· Levodopa. The drug was developed in the late 1960s. Levodopa is the first drug that has proven effective in the treatment of a chronic neurodegenerative disease like Parkinson's disease. Levodopa is absorbed into the blood from the small intestine and then converted into dopamine when it enters the brain. Currently, levodopa is the only effective treatment for Parkinson's disease. Modern drugs, such as nakom and madopar, contain a combination of levodopa with an inhibitor of the DOPA – decarboxylase enzyme, which blocks the metabolism of levodopa in peripheral tissues, which reduces the likelihood of side effects. Side effects: nausea, vomiting, loss of appetite, dizziness, decreased blood pressure, dyskinesia (develop with long-term use of levodopa, obsessive movements in the extremities).
* Dopamine receptor agonists (pronoran, mirapex, requip, nieupro) have a structure similar to dopamine, due to which agonists are able to compensate for dopamine deficiency by stimulating its receptors. Agonists are often prescribed as the first drug in the early stages of Parkinson's disease, but it can also be used in the later stages of the disease in combination with levodopa. Side effects: excessive daytime sleepiness, visual hallucinations, swelling of the ankles, confusion, rarely dyskinesia, uncontrolled shopping, gambling, hypersexuality, overeating.
* Amantadines (PC-Merc, midantan) block the reuptake of dopamine and norepinephrine, but their main therapeutic effect may be associated with blocking glutamate receptors.
* MAO-B inhibitors (Yumex) – block the breakdown of dopamine released into synapses and thereby enhance and prolong its effect.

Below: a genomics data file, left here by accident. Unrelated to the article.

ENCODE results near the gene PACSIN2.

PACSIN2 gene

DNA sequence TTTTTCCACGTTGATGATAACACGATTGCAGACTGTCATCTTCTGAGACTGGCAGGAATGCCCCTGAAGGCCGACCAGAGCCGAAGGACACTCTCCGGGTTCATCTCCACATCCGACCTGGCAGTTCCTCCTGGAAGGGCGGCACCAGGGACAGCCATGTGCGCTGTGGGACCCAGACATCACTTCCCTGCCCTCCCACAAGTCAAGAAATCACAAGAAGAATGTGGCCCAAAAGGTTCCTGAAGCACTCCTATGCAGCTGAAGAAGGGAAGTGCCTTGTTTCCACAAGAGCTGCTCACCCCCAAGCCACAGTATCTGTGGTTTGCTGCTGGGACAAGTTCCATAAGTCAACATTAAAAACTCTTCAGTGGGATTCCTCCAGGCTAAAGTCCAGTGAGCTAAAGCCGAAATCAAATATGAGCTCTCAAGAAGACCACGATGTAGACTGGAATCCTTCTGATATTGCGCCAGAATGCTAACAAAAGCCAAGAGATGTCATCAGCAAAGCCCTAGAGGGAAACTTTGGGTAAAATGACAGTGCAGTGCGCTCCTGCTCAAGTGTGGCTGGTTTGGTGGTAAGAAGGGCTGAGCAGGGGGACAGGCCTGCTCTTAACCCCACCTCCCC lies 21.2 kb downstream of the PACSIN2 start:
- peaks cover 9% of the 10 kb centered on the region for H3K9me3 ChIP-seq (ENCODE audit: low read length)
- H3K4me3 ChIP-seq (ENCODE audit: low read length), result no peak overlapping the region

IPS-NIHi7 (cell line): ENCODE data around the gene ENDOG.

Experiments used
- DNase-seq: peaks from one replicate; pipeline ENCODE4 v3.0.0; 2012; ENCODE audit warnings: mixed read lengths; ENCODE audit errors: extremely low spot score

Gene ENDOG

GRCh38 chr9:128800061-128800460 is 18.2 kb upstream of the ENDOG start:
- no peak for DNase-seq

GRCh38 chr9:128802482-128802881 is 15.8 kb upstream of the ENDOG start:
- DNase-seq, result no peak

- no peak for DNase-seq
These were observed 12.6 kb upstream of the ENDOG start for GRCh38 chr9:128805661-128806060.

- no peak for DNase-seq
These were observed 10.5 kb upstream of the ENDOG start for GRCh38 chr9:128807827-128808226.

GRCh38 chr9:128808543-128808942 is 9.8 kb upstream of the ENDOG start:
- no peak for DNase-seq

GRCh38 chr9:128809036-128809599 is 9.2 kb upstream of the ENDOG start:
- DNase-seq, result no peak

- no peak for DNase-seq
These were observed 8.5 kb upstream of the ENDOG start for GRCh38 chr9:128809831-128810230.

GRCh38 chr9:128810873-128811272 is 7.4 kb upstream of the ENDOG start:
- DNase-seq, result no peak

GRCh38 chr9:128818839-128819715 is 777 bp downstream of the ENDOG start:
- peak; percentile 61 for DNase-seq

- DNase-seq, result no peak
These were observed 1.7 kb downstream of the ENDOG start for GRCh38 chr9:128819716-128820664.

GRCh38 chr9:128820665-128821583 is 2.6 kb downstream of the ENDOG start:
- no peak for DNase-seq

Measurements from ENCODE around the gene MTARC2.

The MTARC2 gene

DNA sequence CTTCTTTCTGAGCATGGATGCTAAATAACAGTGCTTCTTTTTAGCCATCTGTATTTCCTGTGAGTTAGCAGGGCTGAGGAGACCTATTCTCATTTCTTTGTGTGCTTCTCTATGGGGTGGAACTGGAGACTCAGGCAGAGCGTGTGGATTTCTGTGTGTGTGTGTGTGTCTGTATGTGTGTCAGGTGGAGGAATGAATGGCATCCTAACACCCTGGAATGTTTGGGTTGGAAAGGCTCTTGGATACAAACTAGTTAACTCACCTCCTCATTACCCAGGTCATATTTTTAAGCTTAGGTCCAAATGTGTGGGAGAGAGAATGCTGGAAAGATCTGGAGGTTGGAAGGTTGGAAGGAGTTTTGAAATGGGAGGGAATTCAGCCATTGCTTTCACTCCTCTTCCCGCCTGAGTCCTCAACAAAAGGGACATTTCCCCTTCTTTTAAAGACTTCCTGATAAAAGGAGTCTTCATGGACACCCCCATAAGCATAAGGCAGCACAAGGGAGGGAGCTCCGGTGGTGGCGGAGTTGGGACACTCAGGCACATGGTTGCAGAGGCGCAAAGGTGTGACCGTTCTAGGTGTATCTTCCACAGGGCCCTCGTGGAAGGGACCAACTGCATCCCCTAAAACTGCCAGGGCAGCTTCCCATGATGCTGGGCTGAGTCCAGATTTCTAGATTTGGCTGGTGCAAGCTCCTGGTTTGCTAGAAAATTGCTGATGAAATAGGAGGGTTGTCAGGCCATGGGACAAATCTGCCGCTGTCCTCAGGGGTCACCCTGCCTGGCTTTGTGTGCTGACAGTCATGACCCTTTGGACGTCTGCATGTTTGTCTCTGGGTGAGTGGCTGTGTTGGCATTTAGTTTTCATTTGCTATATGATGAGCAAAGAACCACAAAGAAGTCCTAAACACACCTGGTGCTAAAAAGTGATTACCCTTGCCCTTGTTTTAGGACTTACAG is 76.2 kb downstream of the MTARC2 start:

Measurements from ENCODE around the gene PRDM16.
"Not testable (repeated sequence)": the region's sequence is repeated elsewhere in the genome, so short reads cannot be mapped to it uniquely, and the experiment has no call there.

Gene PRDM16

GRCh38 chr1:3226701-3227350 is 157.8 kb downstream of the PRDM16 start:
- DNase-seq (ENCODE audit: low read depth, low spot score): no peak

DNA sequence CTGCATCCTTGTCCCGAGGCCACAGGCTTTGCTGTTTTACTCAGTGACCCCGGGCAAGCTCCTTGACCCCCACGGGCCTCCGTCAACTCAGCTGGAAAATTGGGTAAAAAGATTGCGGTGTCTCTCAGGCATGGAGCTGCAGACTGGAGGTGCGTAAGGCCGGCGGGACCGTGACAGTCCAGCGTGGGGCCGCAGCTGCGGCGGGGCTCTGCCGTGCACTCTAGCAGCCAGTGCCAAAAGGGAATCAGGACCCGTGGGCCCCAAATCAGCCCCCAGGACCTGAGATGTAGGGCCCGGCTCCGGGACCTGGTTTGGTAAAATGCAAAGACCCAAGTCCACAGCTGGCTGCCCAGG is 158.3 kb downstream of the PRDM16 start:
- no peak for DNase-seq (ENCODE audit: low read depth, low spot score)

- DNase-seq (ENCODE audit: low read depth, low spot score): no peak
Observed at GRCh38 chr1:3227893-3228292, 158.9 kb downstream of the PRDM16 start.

* COMT inhibitors (tasmar, comtan) – inhibit the breakdown in the body of levodopa taken by the patient, prolonging the period of its action. Effective for the treatment of Parkinson's disease only in combination with levodopa.
* Holinolytics (cyclodol, parkopan, akineton, artan) - normalize the relationship between the weakened dopaminergic and increased cholinergic action that is disturbed in the deep structures of the brain. It is most effective in young patients with tremor.
· Steel-a combination of levodopa, carbidopa, entacapone. It is effective in patients with a late stage of the disease, often used for motor fluctuations.
Indications for neurosurgical treatment: severe fluctuations and dyskinesia, not improved by optimal drug treatment; pronounced tremor, drug-resistant.
Surgical treatment currently consists of implanting electrodes in the subcortical structures of the brain: the subthalamic nucleus, the inner segment of the pale ball, the nucleus of the thalamus. After implanting the electrodes in the brain substance, the ends are held under the skin to the neck area, where they are attached to a pulse generator. To control the parameters of stimulation, a manual remote control – programmer is used. During the operation, the patient remains conscious. After the operation, most patients remain on antiparkinsonian therapy, but its dose is reduced.
· The duration of the disease is not less than 5 years;
· The stage of the disease according to Hyun-Yar is not lower than the 3rd;
· High efficacy of levodopa in conducting a pharmacological test;
· A high degree of daily activity during the " on " period.
· Severe motor fluctuations or dyskinesia, not corrected by an adequate dose of dopaminergic agents;
* Poor tolerability of levodopa drugs, which does not allow increasing its dose to the optimal level;
* The presence of a pronounced, disabling rest tremor that cannot be corrected with optimal drug therapy;
Non-drug therapy includes: massage, therapeutic gymnastics, physiotherapy procedures.